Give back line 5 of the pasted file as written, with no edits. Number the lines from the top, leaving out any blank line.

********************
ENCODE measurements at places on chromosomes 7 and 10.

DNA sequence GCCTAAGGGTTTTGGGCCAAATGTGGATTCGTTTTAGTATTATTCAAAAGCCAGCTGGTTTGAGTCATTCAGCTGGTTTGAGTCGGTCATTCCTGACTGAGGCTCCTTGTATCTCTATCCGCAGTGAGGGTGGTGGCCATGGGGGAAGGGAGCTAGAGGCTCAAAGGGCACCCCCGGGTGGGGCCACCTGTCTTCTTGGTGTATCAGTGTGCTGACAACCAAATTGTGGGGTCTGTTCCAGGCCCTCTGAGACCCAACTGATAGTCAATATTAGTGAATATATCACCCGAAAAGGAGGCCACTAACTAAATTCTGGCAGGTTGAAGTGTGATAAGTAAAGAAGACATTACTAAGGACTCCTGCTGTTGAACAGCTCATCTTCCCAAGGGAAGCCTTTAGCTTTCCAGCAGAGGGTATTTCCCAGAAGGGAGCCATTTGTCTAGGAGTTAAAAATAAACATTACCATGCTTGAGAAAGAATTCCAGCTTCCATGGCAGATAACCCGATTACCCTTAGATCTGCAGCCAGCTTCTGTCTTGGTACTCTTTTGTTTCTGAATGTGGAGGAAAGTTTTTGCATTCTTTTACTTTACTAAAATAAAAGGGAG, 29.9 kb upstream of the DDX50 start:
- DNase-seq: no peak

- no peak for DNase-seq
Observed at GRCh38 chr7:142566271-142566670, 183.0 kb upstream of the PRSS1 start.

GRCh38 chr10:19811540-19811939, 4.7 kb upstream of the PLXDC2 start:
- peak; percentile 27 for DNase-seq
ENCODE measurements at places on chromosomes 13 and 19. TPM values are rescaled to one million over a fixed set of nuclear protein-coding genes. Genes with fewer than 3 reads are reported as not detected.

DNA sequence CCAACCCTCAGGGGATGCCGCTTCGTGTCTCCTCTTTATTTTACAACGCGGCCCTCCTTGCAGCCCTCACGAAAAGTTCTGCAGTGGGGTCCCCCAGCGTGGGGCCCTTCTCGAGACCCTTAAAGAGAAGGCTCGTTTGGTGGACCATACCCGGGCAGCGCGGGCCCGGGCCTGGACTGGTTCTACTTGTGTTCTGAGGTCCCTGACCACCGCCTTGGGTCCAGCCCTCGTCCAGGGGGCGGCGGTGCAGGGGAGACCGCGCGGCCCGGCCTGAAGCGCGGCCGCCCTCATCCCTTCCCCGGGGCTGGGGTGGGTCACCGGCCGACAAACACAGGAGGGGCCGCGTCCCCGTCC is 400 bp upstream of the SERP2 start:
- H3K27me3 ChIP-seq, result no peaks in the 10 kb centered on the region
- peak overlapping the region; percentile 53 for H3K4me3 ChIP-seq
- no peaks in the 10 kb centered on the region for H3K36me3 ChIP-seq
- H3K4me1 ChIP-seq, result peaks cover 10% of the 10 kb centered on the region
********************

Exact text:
Observed at GRCh38 chr7:142566271-142566670, 183.0 kb upstream of the PRSS1 start.